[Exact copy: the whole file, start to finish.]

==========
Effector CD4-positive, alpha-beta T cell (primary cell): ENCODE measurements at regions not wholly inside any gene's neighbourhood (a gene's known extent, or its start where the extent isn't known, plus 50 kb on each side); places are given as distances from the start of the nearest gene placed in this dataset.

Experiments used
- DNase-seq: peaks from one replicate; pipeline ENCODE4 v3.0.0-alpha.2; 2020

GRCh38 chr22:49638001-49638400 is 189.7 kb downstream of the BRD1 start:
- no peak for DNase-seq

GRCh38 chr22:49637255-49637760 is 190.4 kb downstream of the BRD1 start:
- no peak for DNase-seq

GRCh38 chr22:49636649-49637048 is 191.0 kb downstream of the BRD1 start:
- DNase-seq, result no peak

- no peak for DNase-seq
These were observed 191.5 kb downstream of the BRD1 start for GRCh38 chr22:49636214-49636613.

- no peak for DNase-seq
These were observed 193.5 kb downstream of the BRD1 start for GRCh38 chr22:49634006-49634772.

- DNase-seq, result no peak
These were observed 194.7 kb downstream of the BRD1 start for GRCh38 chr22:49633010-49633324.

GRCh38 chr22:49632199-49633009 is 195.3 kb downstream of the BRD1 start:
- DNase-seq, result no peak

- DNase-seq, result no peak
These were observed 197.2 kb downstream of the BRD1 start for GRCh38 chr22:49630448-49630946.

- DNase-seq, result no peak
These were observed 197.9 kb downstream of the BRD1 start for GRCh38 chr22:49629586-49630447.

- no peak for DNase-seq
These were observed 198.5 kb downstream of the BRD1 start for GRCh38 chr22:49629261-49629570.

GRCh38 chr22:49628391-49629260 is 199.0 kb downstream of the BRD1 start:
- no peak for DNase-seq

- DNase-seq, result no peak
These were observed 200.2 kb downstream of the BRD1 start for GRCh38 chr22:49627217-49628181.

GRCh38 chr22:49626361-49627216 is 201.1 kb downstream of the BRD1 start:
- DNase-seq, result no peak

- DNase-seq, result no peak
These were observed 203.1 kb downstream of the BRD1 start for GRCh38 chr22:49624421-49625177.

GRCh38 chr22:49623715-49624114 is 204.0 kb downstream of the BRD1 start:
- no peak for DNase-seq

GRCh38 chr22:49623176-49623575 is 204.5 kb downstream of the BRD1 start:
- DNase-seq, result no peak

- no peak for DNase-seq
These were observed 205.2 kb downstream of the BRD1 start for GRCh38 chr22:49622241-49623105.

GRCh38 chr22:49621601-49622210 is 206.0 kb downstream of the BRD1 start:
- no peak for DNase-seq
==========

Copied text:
Effector CD4-positive, alpha-beta T cell (primary cell): ENCODE measurements at regions not wholly inside any gene's neighbourhood (a gene's known extent, or its start where the extent isn't known, plus 50 kb on each side); places are given as distances from the start of the nearest gene placed in this dataset.

Experiments used
- DNase-seq: peaks from one replicate; pipeline ENCODE4 v3.0.0-alpha.2; 2020

GRCh38 chr22:49638001-49638400 is 189.7 kb downstream of the BRD1 start:
- no peak for DNase-seq

GRCh38 chr22:49637255-49637760 is 190.4 kb downstream of the BRD1 start:
- no peak for DNase-seq

GRCh38 chr22:49636649-49637048 is 191.0 kb downstream of the BRD1 start:
- DNase-seq, result no peak

- no peak for DNase-seq
These were observed 191.5 kb downstream of the BRD1 start for GRCh38 chr22:49636214-49636613.

- no peak for DNase-seq
These were observed 193.5 kb downstream of the BRD1 start for GRCh38 chr22:49634006-49634772.

- DNase-seq, result no peak
These were observed 194.7 kb downstream of the BRD1 start for GRCh38 chr22:49633010-49633324.

GRCh38 chr22:49632199-49633009 is 195.3 kb downstream of the BRD1 start:
- DNase-seq, result no peak

- DNase-seq, result no peak
These were observed 197.2 kb downstream of the BRD1 start for GRCh38 chr22:49630448-49630946.

- DNase-seq, result no peak
These were observed 197.9 kb downstream of the BRD1 start for GRCh38 chr22:49629586-49630447.

- no peak for DNase-seq
These were observed 198.5 kb downstream of the BRD1 start for GRCh38 chr22:49629261-49629570.

GRCh38 chr22:49628391-49629260 is 199.0 kb downstream of the BRD1 start:
- no peak for DNase-seq

- DNase-seq, result no peak
These were observed 200.2 kb downstream of the BRD1 start for GRCh38 chr22:49627217-49628181.

GRCh38 chr22:49626361-49627216 is 201.1 kb downstream of the BRD1 start:
- DNase-seq, result no peak

- DNase-seq, result no peak
These were observed 203.1 kb downstream of the BRD1 start for GRCh38 chr22:49624421-49625177.

GRCh38 chr22:49623715-49624114 is 204.0 kb downstream of the BRD1 start:
- no peak for DNase-seq

GRCh38 chr22:49623176-49623575 is 204.5 kb downstream of the BRD1 start:
- DNase-seq, result no peak

- no peak for DNase-seq
These were observed 205.2 kb downstream of the BRD1 start for GRCh38 chr22:49622241-49623105.

GRCh38 chr22:49621601-49622210 is 206.0 kb downstream of the BRD1 start:
- no peak for DNase-seq